Tuesday, July 24, 2007
In Gulf Insurance Co. v. Hennings (Texas App. Dist. 2007), a Texas state appellate court, in a case of first impression, held that a former Dallas Cowboy ,who unquestionably was injured while playing, was not entitled to Workers Compensation benefits. This decision was based upon a provision in the Texas Workers Compensation statute which provides:
A professional athlete employed under a contract for hire or a collective bargaining agreement who is entitled to benefits for medical care and weekly benefits that are equal to or greater than the benefits provided under this subtitle may not receive benefits under this subtitle and the equivalent benefits under the contract or collective bargaining agreement. An athlete covered by such a contract or agreement who sustains an injury in the course and scope of the athlete's employment shall elect to receive either the benefits available under this subtitle or the benefits under the contract or agreement.
After Chad Hennings, who was a defensive lineman for the Dallas Cowboys, was terminated he accepted benefits under the collective bargaining agreement which amounted to approximately $87, 000 in severance pay and $225,000 under an injury protection clause.
Hennings argued unsuccessfully that because his medical benefits were limited by his contract to the term of [his] contract as the Club physician may deem necessary, the medical benefits provided by the contract were not equal to or greater than medical benefits as a matter of law. The majority, however, viewed this simply as an election of remedies type of case, reasoning:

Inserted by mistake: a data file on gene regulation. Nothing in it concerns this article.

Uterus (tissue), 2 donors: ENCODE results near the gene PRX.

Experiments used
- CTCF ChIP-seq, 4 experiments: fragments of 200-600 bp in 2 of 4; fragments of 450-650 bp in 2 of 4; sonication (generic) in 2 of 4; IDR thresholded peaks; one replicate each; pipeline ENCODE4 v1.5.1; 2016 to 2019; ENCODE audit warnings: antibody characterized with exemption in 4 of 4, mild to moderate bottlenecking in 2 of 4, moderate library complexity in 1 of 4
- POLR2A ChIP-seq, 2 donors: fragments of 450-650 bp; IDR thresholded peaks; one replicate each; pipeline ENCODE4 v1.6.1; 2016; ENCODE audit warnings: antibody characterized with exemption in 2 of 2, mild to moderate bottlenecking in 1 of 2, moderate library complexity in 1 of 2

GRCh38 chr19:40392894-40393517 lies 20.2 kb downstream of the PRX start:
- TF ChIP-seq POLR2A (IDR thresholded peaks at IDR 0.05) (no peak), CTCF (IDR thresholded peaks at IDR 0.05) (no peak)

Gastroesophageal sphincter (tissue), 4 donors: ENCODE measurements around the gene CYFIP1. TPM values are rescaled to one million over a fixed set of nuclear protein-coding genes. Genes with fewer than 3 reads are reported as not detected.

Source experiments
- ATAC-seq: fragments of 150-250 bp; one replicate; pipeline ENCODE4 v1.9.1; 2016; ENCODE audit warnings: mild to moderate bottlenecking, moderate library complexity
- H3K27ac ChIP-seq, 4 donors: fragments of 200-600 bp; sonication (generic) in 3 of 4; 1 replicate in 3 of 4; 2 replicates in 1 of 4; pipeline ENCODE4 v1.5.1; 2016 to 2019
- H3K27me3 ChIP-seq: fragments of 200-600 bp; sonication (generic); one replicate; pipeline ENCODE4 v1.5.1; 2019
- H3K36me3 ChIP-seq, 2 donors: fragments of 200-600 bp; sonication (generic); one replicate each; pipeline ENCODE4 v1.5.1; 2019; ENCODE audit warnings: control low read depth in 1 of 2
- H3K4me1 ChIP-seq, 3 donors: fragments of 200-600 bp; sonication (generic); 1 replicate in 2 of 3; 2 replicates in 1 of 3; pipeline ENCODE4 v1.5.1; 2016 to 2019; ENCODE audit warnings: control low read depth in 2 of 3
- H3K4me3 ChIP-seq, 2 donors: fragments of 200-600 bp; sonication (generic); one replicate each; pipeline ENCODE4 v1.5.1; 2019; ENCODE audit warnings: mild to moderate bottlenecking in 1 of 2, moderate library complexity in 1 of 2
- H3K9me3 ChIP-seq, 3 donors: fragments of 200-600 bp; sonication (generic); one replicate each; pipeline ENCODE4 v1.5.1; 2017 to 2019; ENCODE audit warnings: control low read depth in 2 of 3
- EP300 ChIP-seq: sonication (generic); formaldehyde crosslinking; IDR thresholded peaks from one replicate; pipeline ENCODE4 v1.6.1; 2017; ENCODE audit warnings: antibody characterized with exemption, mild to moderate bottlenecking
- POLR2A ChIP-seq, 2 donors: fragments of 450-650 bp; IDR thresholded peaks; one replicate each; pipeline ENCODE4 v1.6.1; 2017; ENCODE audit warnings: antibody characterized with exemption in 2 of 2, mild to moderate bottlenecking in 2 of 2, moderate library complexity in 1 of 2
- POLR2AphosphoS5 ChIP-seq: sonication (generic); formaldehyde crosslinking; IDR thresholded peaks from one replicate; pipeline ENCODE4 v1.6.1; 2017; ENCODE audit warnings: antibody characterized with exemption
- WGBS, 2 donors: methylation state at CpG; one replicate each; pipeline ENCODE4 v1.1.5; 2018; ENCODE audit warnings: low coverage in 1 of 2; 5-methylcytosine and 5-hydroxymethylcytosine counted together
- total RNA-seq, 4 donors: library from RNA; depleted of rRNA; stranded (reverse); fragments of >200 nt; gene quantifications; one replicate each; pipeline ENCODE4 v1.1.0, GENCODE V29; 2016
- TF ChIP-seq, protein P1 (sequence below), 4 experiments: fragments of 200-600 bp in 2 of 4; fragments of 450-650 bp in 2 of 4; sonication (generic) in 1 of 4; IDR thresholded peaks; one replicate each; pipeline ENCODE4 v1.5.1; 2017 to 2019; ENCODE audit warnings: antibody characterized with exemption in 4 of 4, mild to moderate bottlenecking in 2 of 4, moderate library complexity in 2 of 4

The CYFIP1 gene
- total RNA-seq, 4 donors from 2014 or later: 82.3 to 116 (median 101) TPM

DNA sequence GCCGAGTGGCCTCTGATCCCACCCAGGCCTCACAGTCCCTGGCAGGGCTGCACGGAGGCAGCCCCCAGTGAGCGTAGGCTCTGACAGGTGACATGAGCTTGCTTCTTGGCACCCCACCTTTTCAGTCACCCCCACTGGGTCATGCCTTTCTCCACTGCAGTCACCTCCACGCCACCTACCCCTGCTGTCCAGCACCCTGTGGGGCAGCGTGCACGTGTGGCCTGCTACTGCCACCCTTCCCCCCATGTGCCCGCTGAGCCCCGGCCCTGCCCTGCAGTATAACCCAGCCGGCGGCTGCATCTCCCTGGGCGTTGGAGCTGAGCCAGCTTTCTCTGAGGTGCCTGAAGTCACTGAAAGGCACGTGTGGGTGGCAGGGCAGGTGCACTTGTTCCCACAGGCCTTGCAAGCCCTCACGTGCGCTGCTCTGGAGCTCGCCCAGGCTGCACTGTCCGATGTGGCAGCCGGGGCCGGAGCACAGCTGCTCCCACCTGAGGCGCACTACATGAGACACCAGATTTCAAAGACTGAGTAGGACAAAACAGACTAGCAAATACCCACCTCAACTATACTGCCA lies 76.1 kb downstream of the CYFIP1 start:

Hennings received $225,000 in "injury protection benefits" and medical expenses of $38,921.98 by virtue of his contract with the Dallas Cowboys and a collective bargaining agreement under the National Football League. Having received those benefits, he cannot now recover workers' compensation benefits as well.
This decision generated a dissent which would have allowed Hennings to collect because the contract was of limited duration.
Unfortunately, both the majority and dissenting opinion are very poorly written and reasoned. It is surprising that the court, which afterall was an appellate court, did not detail its reasoning, particularly since it acknowledged that a question of first impression was involved.
In a July 23, 2007, Texas Lawyer article about this case (available here), Hennings vows to appeal.
I do not know enough about Workers Compensation benefits to know whether this type of statute is unique to Texas law. What I do know is that every state has a Workers Compensation statute and the whole purpose of Workers Compensation is to eliminate a tort suit against employers in exchange for an administrative process which allocates benefits. If Hennings is not covered by Workers Compensation, he normally could sue his employer in tort.
However, my guess is that since there is some type of injury benefits clause under the NFL-Players collective bargaining agreement, he might not be able to sue since the terms and conditions of his employment are subject to the collective bargaining agreement. Because those benefits were not that high, Hennings was seeking Workers Compensation.
Mitchell H. Rubinstein